The Official F-15 Strike Eagle Handbook

by Richard Sheffield

Weapons Deployment


Many beginners often ignore the cannon in the air-to-ground role, but to get those really high scores, you need to pick up extra ground targets when you run out of Mavericks. The cannon lets you do this.

The real key to learning to strafe ground targets is to get a set procedure and use it over and over again until it comes naturally. The following is a good example:

• Line up the target early. Once you start to dive on the target, it's too late to make major course changes. Therefore, take the time to make sure you're perfectly lined up as you approach the target.

• Approach the target at low altitude until the range to the target is 6km. This way, you can avoid detection until the last possible moment.

• At 6km, pull up hard, being careful to maintain a straight course. Level out at 1000 feet or so. The exact altitude isn't important—you just want to make sure you have enough room to dive on the target. As your skill improves, you'll find that you require less altitude and can start your attack from lower.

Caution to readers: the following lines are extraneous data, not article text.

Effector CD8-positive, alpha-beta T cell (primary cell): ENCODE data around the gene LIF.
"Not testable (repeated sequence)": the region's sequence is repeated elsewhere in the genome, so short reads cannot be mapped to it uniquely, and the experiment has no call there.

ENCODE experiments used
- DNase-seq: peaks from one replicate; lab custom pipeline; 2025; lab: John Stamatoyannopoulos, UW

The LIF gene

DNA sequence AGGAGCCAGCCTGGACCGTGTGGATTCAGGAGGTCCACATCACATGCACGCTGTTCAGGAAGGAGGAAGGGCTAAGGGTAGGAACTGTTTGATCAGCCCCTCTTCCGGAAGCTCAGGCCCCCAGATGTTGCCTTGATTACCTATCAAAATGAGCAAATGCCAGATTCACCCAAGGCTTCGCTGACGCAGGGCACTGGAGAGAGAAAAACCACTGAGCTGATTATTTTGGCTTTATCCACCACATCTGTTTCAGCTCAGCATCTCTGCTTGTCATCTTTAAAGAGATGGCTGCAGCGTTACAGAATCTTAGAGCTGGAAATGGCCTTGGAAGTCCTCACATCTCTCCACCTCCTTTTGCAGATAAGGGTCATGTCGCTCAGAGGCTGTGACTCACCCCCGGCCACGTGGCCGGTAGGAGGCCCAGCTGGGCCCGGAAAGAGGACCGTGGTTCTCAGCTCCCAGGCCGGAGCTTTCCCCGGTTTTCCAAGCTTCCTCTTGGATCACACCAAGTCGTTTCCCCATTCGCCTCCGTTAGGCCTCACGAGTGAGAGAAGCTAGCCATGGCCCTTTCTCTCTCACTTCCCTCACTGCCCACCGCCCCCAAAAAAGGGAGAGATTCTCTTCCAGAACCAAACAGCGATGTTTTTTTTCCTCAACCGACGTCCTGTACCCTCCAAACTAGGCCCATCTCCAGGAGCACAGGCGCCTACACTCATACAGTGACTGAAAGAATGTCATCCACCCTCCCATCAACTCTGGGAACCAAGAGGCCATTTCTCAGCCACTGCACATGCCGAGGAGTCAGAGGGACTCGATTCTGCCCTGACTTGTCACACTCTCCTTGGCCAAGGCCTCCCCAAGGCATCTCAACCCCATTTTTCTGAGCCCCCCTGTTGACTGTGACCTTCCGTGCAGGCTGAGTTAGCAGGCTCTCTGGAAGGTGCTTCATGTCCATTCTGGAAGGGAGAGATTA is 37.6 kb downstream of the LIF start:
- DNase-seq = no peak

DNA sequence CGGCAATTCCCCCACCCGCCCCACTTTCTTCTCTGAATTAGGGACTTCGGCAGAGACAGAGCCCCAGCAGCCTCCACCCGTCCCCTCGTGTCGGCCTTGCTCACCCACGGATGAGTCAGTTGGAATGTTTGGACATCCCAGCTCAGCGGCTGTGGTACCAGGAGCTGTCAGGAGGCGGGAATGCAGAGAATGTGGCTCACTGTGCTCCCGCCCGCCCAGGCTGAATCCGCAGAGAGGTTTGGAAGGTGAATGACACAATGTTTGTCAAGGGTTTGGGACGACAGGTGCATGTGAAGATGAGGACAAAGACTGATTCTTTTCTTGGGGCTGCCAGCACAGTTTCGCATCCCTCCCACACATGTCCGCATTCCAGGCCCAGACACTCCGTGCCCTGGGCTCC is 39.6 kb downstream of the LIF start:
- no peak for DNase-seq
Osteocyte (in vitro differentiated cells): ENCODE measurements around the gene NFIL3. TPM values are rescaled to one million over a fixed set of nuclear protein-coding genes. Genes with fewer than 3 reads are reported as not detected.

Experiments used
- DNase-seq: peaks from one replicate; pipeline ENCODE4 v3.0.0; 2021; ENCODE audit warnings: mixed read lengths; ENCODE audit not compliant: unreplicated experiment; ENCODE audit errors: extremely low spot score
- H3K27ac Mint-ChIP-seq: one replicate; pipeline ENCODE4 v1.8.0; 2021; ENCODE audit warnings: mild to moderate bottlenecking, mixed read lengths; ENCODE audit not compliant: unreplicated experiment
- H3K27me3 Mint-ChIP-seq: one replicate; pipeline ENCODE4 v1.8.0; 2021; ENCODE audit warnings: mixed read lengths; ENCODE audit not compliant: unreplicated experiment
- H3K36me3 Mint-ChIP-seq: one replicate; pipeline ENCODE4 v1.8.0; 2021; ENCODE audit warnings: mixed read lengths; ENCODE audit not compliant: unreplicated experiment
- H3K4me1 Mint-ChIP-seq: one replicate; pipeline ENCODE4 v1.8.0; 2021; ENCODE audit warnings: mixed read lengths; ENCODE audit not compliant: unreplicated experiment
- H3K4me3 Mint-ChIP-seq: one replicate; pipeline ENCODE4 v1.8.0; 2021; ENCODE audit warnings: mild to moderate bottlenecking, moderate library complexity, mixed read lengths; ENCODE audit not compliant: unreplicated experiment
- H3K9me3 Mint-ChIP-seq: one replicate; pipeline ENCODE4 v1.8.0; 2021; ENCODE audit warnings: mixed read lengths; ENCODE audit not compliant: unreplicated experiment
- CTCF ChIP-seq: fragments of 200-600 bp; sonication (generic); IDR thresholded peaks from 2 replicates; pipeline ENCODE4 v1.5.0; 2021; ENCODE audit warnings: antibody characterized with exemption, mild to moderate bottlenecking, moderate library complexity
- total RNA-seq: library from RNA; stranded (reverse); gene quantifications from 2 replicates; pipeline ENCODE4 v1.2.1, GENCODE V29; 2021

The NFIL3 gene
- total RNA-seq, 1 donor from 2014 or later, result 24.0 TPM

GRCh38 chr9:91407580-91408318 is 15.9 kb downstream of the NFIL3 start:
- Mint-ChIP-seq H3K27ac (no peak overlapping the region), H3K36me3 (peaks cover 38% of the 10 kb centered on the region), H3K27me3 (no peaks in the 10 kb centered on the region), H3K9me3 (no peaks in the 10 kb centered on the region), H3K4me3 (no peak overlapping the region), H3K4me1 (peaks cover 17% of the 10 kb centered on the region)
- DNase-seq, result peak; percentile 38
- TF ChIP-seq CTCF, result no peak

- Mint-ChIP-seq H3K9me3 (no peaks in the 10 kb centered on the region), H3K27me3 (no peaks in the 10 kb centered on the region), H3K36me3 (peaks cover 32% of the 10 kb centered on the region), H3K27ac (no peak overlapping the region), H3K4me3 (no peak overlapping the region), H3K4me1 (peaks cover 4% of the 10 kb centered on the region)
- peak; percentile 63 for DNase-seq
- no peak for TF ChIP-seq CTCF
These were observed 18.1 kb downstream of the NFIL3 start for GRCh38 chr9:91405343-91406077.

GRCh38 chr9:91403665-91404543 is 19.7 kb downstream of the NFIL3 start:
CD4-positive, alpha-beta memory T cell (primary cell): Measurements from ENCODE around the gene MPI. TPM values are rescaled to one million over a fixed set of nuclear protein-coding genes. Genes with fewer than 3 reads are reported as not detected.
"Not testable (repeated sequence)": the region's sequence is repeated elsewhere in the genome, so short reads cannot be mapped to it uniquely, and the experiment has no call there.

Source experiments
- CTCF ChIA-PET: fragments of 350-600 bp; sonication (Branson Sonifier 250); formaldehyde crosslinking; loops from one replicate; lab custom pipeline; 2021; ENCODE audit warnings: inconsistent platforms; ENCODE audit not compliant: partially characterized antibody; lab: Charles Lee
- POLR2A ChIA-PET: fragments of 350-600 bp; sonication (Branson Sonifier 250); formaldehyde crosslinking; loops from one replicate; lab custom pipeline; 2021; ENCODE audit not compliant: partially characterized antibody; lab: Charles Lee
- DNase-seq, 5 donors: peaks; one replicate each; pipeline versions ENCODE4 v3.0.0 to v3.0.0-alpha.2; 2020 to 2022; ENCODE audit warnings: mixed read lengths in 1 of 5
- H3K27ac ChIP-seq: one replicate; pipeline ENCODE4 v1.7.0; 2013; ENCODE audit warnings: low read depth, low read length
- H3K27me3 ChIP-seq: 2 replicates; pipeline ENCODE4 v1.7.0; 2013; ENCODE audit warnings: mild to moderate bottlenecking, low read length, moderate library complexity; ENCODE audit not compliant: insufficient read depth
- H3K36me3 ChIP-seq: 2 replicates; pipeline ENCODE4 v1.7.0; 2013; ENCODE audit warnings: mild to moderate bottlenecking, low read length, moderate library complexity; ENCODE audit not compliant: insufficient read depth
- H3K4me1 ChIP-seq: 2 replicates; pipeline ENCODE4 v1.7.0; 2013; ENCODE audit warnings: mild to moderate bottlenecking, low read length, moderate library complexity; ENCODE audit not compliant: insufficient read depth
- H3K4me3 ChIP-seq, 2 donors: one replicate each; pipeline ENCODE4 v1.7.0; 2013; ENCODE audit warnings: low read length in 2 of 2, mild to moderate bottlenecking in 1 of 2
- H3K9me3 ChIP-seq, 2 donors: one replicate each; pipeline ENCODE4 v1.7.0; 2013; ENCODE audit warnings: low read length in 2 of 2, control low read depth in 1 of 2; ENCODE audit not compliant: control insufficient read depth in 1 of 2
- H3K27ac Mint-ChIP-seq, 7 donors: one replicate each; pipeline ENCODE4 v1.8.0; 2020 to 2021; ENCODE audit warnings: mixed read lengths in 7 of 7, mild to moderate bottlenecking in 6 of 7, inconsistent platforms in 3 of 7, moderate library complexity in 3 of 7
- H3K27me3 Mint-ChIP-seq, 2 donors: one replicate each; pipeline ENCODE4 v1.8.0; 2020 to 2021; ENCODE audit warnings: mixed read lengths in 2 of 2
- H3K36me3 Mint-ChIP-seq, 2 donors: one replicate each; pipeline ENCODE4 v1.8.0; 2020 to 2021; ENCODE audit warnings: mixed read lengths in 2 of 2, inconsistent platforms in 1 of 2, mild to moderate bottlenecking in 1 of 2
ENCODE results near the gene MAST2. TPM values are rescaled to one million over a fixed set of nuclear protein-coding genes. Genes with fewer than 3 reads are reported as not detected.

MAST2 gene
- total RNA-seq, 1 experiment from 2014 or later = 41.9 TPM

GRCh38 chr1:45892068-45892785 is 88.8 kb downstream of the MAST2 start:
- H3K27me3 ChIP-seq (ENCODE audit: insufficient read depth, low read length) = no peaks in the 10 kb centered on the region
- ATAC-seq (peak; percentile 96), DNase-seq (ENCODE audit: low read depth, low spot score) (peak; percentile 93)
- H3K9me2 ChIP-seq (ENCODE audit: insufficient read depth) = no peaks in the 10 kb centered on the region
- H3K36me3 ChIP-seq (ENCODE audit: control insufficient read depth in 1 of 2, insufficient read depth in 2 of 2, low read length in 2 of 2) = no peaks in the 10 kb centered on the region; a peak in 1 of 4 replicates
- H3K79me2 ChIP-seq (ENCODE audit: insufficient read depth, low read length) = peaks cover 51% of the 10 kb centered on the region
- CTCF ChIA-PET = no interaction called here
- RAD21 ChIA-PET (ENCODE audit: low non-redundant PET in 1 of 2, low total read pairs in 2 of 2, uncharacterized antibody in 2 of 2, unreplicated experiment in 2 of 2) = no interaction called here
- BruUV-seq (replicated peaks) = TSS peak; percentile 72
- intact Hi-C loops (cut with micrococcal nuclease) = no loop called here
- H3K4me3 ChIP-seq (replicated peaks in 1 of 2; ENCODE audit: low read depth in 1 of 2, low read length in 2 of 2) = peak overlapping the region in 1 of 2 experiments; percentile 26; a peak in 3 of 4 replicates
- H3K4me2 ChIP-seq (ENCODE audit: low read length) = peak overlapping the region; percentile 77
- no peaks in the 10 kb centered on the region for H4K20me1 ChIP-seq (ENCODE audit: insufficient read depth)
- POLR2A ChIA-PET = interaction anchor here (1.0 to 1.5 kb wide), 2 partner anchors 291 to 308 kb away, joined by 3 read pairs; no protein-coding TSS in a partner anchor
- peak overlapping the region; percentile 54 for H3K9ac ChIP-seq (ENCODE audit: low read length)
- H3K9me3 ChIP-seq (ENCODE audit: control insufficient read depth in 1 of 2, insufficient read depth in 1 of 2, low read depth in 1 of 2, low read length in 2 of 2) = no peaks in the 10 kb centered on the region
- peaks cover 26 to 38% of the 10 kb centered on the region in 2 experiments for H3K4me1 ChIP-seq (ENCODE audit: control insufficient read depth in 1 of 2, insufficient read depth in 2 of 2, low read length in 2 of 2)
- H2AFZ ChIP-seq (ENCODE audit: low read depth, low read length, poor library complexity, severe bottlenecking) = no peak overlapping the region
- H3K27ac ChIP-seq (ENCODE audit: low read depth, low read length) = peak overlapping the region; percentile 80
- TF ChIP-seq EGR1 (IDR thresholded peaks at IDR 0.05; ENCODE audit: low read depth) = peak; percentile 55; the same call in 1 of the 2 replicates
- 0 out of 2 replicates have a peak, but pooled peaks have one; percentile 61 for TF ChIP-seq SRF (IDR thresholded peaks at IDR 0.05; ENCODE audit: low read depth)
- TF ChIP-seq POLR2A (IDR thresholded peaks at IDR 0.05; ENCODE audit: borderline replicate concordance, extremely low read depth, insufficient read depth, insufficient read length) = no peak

• Your gun is most effective when the range is less than 3km. Therefore, at 3km, extend your speed brake and start to dive on the target. Put the aiming circle either directly on the target or just a little in front of it. Fire a short burst and watch where the shells land. Make minor adjustments and continue to fire short bursts.

• Pull up as soon as you hit the target or if you get below 400 feet. Unless you have the landing gear down or are diving very steeply, the aircraft will automatically pull up at 300 feet. As you gain experience, you'll be able to judge when to pull up by the size of the target, which will get larger as you approach the ground. Don't wait too long before you pull up. Most targets you would strafe are only going to give you a few points. Don't get so involved that you fly into the ground while trying to destroy a 30-point target.

Figure 9-2. Strafing a Ground Target

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